A typical Bluetooth device 600 is illustrated in FIG. 6. The device 600 includes both a data source 610 and a data sink 611 which communicate through the Bluetooth protocol stack 620 (including transmit and receive protocol elements 621 and 622). A transceiver unit 630 provides the physical or RF layer functionality for transmitting and receiving data over wireless channels according to the Bluetooth specification.
As described above, certain applications require only a unidirectional transmission capability. For example, as illustrated in FIG. 3, an input-only device 320 such as a keyboard is inherently a data source (i.e., it is only required to generate data and not receive data). Similarly, an output-only device 321 such as a video monitor or an audio ear-piece are inherently data sinks (i.e., they are only required to receive data). For these applications, the typical Bluetooth implementation shown in FIG. 6 is inefficient.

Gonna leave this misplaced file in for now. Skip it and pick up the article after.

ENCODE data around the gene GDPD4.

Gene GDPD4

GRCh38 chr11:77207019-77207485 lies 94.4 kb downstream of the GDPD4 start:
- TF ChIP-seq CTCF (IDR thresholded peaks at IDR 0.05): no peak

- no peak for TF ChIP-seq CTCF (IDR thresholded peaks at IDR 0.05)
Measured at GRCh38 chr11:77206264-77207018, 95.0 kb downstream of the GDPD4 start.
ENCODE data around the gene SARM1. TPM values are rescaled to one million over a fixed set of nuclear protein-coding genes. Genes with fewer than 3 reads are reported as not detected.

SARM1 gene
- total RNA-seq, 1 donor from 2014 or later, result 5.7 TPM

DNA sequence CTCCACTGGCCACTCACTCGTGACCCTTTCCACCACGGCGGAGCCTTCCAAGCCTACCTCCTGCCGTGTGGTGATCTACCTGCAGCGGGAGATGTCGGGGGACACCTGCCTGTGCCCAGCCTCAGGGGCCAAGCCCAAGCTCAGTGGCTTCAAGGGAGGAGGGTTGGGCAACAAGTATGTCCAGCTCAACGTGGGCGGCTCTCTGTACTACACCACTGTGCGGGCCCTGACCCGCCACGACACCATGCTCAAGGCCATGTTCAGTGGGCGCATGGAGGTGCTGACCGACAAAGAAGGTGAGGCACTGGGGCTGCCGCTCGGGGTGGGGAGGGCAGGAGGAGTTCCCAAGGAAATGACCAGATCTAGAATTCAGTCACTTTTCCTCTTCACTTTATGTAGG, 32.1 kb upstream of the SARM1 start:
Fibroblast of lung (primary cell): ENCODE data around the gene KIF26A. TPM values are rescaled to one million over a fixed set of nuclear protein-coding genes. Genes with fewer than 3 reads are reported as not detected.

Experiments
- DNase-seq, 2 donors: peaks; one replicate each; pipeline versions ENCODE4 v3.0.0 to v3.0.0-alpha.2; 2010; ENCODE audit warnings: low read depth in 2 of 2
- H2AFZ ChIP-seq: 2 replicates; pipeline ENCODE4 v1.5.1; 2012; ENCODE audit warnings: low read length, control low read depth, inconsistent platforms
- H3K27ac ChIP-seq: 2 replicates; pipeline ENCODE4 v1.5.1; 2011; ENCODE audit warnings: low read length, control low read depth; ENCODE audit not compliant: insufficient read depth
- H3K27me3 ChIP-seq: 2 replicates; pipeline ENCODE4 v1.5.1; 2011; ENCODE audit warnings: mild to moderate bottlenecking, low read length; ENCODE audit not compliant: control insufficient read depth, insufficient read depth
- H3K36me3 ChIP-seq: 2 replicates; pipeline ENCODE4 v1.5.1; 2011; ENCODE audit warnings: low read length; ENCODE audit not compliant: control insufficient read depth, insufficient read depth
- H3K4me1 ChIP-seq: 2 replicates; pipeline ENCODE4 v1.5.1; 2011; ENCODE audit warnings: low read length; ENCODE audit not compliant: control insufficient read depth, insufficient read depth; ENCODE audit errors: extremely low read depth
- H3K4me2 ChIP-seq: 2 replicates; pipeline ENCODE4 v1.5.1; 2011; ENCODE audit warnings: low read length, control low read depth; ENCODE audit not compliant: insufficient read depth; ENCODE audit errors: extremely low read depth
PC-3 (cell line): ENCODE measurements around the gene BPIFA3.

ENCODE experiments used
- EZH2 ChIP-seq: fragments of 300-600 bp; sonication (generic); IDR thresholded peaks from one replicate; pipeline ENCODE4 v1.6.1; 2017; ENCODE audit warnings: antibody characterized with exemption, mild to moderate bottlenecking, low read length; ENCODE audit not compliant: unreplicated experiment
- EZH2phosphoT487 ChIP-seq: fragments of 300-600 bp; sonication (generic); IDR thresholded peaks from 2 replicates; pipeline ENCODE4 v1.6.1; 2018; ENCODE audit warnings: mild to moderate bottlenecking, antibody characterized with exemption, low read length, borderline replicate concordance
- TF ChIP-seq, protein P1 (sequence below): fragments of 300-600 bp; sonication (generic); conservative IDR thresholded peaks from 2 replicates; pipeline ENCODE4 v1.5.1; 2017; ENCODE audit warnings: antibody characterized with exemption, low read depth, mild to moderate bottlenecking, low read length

Referring to FIG. 7a, a wireless device 700 according to one embodiment of the invention is comprised of a data source 710 and a protocol stack 720 for supporting the data source 710 (including a data transmission component 721). In addition, in one embodiment, the transceiver 730 is configured as a transmit-only transceiver (i.e., it is only capable of transmitting data and not receiving data). Because all unnecessary hardware and software (i.e., hardware and software associated with receiving data) are removed from the embodiment illustrated in FIG. 7a, significant cost savings are realized. In addition, because the hardware footprint and memory requirements for the device are significantly reduced, the device can be manufactured using a more compact printed circuit board (“PCB”)/enclosure design.